Run Flutter tests using GitHub Actions and Codecov

A visualisation of your code coverage

Posted by Damien Aicheh on 05/06/2021 · 5 mins

When you develop an application a good practice is to add some unit tests and keep an eye on the quality of the code. In this tutorial we will discover how to run tests, analyze the code of a Flutter application and display the result in Codecov using GitHub Actions!

Project configuration

Assuming you already have a Flutter project inside a GitHub repository with a few tests already coded. Let’s create our first workflow! Inside your project, you need to create a workflows folder inside the .github folder and then create a new file called: tests.yml for example. This file will first contain our first job called tests:

name: Flutter_Tests

    branches: [main]
    branches: [main]

    runs-on: ubuntu-latest

      - name: Checkout the code
        uses: actions/checkout@v2

This job is triggered when you push new changes on the main branch or when a Pull Request is launched. The first step that we will use is to checkout the code of our branch.

Analyze and tests

First thing we need to do is to setup Flutter in our workflow, we can easily do it using an action from the community:

- name: Install and set Flutter version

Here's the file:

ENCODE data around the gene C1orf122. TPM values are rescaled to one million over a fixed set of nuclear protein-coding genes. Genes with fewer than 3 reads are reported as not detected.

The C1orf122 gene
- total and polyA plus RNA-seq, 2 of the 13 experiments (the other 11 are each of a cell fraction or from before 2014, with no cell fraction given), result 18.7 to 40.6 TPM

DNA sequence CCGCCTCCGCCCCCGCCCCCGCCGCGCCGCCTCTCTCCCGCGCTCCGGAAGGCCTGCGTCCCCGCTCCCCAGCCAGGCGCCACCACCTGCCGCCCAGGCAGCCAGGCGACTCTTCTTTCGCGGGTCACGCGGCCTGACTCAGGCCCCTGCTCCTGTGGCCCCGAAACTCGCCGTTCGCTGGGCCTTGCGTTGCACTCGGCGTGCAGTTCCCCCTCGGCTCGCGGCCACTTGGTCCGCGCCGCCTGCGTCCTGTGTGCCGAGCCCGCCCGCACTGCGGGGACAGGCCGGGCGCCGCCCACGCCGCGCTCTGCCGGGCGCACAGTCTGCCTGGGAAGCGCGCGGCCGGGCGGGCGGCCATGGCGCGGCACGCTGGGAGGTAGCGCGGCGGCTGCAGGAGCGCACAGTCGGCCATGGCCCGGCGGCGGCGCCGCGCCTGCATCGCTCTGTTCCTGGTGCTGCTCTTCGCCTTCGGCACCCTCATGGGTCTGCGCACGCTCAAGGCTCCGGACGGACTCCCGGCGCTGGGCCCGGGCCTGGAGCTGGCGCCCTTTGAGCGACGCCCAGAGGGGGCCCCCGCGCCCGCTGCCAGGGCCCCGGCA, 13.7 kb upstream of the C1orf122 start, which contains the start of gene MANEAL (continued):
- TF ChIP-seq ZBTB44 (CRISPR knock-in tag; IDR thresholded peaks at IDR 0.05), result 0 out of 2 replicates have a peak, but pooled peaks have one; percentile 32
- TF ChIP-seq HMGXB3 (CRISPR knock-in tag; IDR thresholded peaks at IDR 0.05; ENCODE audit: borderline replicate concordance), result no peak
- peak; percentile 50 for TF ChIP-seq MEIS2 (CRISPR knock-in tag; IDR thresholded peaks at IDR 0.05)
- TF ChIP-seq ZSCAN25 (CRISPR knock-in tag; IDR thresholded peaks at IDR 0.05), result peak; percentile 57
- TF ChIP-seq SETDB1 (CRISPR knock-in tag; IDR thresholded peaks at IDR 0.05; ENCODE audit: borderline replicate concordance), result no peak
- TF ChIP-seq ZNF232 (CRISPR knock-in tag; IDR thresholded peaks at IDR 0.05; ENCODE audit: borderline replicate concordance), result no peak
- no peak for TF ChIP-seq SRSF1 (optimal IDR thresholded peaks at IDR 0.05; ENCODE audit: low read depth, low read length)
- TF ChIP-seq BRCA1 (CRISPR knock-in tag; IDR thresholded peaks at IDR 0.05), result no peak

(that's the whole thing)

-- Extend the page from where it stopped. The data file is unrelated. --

uses: subosito/flutter-action@v1.4.0
    flutter-version: '2.0.1'

Next step is to restore the pub packages of our project:

- name: Restore packages
  run: flutter pub get

Now it’s time to analyze the code of our application and then run the unit tests:

- name: Analyze
  run: flutter analyze

- name: Run tests
  run: flutter test --coverage

Notice the --coverage option that allows us to generate a coverage folder with a file. It will be used by Codecov to generate an overview of your code coverage.

Display results using Codecov

Finally, we upload the results of our tests to Codecov!

Inside your CodeCov account, select the GitHub repository you desire to analyze, and make sure you followed the initialization steps in the Settings tab of your Codecov project:

Codecov settings

Then, it is simple, if you have a public GitHub repository it is free of charge and you just need to add this bash step:

- name: Upload coverage to codecov
  run: curl -s
  shell: bash

Kindly note that if you have a private repository you will need to use a token:

- name: Upload coverage to codecov
  run: curl -s -t $
  shell: bash

Make sure you add this token to the secrets of your GitHub repository. If you haven’t used secrets before, check out this previous article.

When the uploading process is done, you will have an overview of your tests like this:

Basic Codecov

On a production project like Binder you have this kind of results:

Binder Codecov

Ignore files from code coverage

To know the exact percentage of code covered by your unit tests, you may need to ignore some files. For instance generated files, translations or samples. To do it just add a codecov.yml file at the root of your Git repository and add the paths you want to ignore like this:

  - '**/example/'
  - '**/*.g.dart'

More informations are available in the official documentation.

Final touch

Now you are a great visualisation of your code coverage for your application and you can easily know which part of your code needs more tests!

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